"The Embassy of the United States in Cairo condemns the continuing efforts by misguided individuals to hurt the religious feelings of Muslims -- as we condemn efforts to offend believers of all religions," the statement read. "The embassy in Cairo put out a statement after their grounds had been breached, protesters were inside the grounds," said Romney at his press conference. "They reiterated that statement after the breach. I think it's a -- a terrible course for America to stand in apology for our values. That instead, when our grounds are being attacked, and being breached, that the first response to the United States must be outrage at the breach of the sovereignty of our nation. And apology for America's values is never the right course." The embassy's statement, however, came before the protests -- not after, as Romney claimed. The embassy did subsequently tweet that it stood by its condemnation of the video, but it also condemned the attacks. When reporters pointed out that the White House disavowed the Cairo embassy's statement, Romney said he agreed with that response. He still said, however, that the embassy was part of Obama's administration, and therefore the president was ultimately responsible. "It's their administration," said Romney. "Their administration spoke. The president takes responsibility not just for the words that come his mouth but also from the words of his ambassadors, from his administration, from his embassies, from his State Department. They clearly sent mixed messages to the world, and the statement that came from the administration, and the embassy is the administration."
Secretary Of State Hillary Rodham Clinton
"It is with profound sadness that I share the news of the death of four American personnel in Benghazi, Libya, yesterday. Among them were United States Ambassador to Libya Chris Stevens and Foreign Service Information Management Officer Sean Smith. We are still making next of kin notifications for the other two individuals. Our hearts go out to all their families and colleagues. A 21-year veteran of the Foreign Service, Ambassador Stevens died last night from injuries he sustained in the attack on our office in Benghazi. I had the privilege of swearing in Chris for his post in Libya only a few months ago. He spoke eloquently about his passion for service, for diplomacy and for the Libyan people. This assignment was only the latest in his more than two decades of dedication to advancing closer ties with the people of the Middle East and North Africa, which began as a Peace Corps Volunteer in Morocco. As the conflict in Libya unfolded, Chris was one of the first Americans on the ground in Benghazi. He risked his own life to lend the Libyan people a helping hand to build the foundation for a new, free nation. He spent every day since helping to finish the work that he started. Chris was committed to advancing America's values and interests, even when that meant putting himself in danger. Sean Smith was a husband and a father of two, who joined the Department ten years ago. Like Chris, Sean was one of our best. Prior to arriving in Benghazi, he served in Baghdad, Pretoria, Montreal and most recently The Hague. All the Americans we lost in yesterday's attacks made the ultimate sacrifice. We condemn this vicious and violent attack that took their lives, which they had committed to helping the Libyan people reach for a better future. America's diplomats and development experts stand on the front lines every day for our country. We are honored by the service of each and every one of them."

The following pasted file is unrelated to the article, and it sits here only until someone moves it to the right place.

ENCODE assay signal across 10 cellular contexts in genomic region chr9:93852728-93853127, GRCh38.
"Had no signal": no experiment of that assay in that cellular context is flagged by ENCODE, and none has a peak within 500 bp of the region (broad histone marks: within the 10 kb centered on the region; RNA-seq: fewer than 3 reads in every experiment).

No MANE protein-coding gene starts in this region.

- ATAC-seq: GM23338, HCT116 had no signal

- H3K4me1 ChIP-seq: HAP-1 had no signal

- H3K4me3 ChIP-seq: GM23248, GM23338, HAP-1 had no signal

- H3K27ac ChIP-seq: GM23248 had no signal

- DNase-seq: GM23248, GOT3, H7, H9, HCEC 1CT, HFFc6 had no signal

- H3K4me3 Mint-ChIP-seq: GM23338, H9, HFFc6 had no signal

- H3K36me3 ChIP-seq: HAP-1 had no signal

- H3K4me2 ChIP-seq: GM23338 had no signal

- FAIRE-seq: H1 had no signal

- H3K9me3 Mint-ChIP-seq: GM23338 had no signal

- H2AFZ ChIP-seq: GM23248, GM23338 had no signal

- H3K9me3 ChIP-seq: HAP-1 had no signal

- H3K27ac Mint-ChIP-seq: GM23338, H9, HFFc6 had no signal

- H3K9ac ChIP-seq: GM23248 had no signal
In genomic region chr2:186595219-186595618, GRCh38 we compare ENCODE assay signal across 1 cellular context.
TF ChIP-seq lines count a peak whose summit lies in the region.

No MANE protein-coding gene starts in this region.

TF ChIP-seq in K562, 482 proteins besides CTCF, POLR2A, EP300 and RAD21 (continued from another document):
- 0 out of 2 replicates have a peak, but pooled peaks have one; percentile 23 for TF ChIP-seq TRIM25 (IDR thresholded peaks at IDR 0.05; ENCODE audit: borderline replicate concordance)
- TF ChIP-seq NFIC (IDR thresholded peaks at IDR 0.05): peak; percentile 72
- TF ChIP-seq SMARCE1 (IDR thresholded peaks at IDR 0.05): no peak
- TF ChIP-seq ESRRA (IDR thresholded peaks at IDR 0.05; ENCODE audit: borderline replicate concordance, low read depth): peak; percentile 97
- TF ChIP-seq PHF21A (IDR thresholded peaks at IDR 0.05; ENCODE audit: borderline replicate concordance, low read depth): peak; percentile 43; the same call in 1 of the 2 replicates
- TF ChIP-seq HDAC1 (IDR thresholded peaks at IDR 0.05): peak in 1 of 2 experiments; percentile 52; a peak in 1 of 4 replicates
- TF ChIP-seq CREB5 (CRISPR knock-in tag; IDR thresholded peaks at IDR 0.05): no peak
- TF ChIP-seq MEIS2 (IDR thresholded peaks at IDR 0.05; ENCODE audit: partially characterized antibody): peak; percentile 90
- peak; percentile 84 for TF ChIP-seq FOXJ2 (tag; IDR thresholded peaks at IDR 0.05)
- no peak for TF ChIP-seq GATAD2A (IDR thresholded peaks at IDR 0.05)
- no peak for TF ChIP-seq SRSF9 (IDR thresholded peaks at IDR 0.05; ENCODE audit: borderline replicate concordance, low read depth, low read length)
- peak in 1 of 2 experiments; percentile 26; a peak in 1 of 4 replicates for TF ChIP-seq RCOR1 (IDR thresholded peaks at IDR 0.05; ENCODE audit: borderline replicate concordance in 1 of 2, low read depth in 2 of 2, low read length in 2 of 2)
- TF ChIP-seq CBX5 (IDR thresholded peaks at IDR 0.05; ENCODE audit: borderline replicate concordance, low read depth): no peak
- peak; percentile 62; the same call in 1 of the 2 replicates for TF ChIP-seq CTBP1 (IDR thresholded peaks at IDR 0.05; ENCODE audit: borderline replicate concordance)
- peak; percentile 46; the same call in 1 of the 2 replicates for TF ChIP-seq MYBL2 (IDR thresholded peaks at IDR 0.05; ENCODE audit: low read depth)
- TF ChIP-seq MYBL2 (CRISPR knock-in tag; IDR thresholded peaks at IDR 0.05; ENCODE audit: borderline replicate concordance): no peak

Rep. Allen West (R-Fla.)
"Less than 24 hours after our nation remembered the heinous attacks of September 11, 2001, Americans find their sovereign soil attacked again as more American lives are lost at the hands of intolerant, barbaric, radical Muslims. United States Ambassador to Libya, Christopher Smith, and several embassy staff were murdered late yesterday when suspected religious extremists stormed the United States Consulate in Benghazi. This morning, my condolences and prayers go out to the families of the victims. Americans need to question whether the deaths of these innocent patriots could have been avoided. The Obama Administration touted the Arab Spring as an awakening of freedom, which we now see is a nightmare of Islamism. Even more concerning, is the initial response to these attacks last night from the embassy officials of the Obama Administration was to apologize for a Facebook video that supposedly hurt Muslim feelings. President Obama's policy of appeasement towards the Islamic world has manifested itself into a specter of unconscionable hatred. How anyone can believe this President is strong on national security and foreign policy is beyond my comprehension. President Obama has clearly surpassed former President Jimmy Carter and his actions during the Iranian Embassy crisis, as the weakest and most ineffective person to ever occupy the White House."
Senate Minority Leader Mitch McConnell (R-Ky.)
"We learned yesterday, and are receiving reports this morning, of the attacks against the United States Embassy in Cairo and the U.S. Consulate in Benghazi, Libya. "In Benghazi our Ambassador Chris Stevens and three other Americans were killed in service to our nation. Our thoughts and sympathy today are with the families of these brave Americans. "These attacks remind us of the sacrifices made on a daily basis by foreign service officers, diplomatic security personnel, and our Marine Security Guards. "I join my colleagues in strongly condemning the murder of these innocent Americans. And I support employing every available tool at our disposal to ensure the safety of Americans overseas and to hunt down those responsible for these attacks. "Yesterday we commemorated the anniversary of the attacks of September 11, and today we are reminded that brave Americans serve us every day at the risk of their own lives. We honor the Americans we lost in Libya, and we will stand united in our response. "Among the things we can all agree on in Washington is that attacks on the U.S. and its representatives will be met with resolve, and that America's presence and defense of our national interests across the globe will not be deterred by the acts of violent extremists."